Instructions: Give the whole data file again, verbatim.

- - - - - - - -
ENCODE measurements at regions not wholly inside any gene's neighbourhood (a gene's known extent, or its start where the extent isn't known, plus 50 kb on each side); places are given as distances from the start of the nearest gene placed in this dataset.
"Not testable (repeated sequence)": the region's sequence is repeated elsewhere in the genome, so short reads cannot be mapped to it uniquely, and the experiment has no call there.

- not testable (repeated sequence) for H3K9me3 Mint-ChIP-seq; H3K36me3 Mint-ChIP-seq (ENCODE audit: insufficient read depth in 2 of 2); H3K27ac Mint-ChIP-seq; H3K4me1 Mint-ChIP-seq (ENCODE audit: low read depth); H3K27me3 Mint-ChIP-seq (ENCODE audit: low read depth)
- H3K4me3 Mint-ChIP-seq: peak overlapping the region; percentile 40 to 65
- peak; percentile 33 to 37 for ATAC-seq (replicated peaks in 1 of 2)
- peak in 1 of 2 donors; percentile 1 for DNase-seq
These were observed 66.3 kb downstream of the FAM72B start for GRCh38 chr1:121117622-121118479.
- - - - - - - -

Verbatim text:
ENCODE measurements at regions not wholly inside any gene's neighbourhood (a gene's known extent, or its start where the extent isn't known, plus 50 kb on each side); places are given as distances from the start of the nearest gene placed in this dataset.
"Not testable (repeated sequence)": the region's sequence is repeated elsewhere in the genome, so short reads cannot be mapped to it uniquely, and the experiment has no call there.

- not testable (repeated sequence) for H3K9me3 Mint-ChIP-seq; H3K36me3 Mint-ChIP-seq (ENCODE audit: insufficient read depth in 2 of 2); H3K27ac Mint-ChIP-seq; H3K4me1 Mint-ChIP-seq (ENCODE audit: low read depth); H3K27me3 Mint-ChIP-seq (ENCODE audit: low read depth)
- H3K4me3 Mint-ChIP-seq: peak overlapping the region; percentile 40 to 65
- peak; percentile 33 to 37 for ATAC-seq (replicated peaks in 1 of 2)
- peak in 1 of 2 donors; percentile 1 for DNase-seq
These were observed 66.3 kb downstream of the FAM72B start for GRCh38 chr1:121117622-121118479.